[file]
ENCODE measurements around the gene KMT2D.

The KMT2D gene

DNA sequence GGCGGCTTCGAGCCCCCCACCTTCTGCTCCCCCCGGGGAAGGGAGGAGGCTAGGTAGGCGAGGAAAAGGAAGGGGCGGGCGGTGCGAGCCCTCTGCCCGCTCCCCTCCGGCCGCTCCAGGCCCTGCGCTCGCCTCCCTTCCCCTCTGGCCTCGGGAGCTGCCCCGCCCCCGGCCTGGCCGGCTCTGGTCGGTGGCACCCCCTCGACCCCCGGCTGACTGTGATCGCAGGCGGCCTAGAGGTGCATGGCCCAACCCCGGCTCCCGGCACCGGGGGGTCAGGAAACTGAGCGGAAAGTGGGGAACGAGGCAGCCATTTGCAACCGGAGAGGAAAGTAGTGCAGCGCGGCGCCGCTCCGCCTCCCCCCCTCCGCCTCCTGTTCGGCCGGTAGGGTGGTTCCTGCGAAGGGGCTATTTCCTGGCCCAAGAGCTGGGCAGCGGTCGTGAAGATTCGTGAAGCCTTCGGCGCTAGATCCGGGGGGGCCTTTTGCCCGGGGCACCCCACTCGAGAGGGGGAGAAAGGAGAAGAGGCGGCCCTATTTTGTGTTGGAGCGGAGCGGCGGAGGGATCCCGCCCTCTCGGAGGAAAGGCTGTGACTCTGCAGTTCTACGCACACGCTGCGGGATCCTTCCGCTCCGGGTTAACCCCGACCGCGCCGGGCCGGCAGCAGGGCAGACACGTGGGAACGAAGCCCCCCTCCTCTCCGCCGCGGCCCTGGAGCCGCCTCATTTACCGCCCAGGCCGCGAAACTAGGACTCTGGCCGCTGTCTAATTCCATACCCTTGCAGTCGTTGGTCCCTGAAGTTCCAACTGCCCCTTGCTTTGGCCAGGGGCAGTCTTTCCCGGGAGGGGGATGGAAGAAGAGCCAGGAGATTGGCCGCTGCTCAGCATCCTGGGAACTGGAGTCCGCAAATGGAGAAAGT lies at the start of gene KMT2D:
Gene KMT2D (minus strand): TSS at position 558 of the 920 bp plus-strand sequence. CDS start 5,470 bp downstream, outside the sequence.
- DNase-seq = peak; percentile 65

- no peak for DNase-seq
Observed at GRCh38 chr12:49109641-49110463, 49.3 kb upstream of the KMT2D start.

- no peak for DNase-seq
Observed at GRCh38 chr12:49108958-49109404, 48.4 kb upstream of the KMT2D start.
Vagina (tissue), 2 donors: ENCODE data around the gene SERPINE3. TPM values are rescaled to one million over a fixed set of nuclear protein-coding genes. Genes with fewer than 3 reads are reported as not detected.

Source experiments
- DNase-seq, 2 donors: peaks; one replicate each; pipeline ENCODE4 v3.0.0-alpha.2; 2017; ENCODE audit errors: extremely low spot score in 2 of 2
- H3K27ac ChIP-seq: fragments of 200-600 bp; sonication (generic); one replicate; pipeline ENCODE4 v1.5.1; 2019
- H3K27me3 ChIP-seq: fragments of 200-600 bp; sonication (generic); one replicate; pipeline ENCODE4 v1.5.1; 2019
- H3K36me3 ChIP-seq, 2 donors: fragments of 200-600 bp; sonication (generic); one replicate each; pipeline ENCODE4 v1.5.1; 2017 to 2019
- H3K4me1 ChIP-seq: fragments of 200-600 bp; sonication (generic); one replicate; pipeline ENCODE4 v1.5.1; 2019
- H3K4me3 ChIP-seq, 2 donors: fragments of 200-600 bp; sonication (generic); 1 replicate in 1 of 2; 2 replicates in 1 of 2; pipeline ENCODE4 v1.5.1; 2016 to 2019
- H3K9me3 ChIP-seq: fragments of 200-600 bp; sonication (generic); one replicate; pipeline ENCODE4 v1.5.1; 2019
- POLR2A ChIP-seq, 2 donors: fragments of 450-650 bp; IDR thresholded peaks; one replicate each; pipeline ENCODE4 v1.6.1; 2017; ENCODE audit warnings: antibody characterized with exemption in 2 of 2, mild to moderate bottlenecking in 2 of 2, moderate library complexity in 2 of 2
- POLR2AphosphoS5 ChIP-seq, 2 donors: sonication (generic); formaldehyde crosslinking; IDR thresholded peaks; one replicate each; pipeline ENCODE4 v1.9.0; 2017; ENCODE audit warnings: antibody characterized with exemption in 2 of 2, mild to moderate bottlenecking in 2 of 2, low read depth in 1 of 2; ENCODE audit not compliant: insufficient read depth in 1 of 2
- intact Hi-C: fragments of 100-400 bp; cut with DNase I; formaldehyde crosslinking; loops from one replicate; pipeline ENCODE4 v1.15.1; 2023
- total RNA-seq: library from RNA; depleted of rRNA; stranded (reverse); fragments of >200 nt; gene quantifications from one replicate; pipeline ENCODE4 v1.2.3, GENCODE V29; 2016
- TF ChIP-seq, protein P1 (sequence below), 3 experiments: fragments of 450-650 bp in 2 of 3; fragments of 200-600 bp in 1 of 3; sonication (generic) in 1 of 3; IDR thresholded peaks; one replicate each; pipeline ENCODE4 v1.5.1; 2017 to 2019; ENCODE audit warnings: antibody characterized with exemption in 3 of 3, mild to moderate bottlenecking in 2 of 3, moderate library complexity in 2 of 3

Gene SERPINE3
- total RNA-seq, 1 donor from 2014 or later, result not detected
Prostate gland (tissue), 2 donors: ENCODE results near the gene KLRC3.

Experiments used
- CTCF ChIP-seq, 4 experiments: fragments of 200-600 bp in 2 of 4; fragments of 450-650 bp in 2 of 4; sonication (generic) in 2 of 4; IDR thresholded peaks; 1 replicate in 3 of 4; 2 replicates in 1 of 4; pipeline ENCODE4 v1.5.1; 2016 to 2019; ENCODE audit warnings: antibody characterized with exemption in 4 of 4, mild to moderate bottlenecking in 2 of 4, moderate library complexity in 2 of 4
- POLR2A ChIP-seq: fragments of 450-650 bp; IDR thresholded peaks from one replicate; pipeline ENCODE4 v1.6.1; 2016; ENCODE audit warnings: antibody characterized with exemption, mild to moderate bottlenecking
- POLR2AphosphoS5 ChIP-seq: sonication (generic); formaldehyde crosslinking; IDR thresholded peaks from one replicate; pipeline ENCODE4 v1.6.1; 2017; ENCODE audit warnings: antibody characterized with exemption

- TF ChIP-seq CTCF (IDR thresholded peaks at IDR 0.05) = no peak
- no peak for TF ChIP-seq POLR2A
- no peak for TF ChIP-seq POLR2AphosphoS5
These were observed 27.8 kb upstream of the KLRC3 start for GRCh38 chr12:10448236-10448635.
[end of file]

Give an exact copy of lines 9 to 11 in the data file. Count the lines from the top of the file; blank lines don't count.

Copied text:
Observed at GRCh38 chr12:49108958-49109404, 48.4 kb upstream of the KMT2D start.
Vagina (tissue), 2 donors: ENCODE data around the gene SERPINE3. TPM values are rescaled to one million over a fixed set of nuclear protein-coding genes. Genes with fewer than 3 reads are reported as not detected.

Source experiments